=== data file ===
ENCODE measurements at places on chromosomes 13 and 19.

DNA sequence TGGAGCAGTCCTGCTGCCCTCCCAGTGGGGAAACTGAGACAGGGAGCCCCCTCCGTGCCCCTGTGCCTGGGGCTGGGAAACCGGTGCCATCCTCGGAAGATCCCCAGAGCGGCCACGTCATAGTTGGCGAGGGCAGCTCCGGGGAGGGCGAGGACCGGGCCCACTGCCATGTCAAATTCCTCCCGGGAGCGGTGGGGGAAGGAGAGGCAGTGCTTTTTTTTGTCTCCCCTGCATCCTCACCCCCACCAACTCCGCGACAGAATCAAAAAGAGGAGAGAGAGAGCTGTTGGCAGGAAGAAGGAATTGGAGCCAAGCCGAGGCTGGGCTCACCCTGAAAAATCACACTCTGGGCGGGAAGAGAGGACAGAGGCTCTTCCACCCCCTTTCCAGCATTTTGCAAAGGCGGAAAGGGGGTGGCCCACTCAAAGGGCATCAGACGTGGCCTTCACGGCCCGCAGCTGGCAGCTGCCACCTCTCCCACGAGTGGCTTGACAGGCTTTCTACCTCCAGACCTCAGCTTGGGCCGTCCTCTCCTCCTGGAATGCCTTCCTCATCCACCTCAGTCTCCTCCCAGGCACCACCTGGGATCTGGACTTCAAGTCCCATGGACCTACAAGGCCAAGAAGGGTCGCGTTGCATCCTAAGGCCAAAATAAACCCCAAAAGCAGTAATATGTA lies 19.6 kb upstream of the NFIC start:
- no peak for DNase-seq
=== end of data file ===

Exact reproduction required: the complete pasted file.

ENCODE measurements at places on chromosomes 13 and 19.

DNA sequence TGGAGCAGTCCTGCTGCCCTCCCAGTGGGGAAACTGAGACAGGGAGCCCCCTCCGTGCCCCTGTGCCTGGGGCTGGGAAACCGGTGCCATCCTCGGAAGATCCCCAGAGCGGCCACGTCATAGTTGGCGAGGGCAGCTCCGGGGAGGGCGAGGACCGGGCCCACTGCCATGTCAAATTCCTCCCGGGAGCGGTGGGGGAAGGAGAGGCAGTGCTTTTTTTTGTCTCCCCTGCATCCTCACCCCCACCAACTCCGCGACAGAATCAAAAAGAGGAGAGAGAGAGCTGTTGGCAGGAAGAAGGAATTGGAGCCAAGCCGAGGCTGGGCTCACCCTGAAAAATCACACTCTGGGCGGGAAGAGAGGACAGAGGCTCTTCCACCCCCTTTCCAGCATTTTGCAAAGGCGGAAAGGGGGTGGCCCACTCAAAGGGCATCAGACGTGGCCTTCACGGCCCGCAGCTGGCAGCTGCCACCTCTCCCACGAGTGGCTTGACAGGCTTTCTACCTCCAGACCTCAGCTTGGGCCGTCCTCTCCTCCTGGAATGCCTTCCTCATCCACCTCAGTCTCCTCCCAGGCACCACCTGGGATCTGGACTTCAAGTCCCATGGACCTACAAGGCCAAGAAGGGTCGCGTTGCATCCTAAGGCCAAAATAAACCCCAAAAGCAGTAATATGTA lies 19.6 kb upstream of the NFIC start:
- no peak for DNase-seq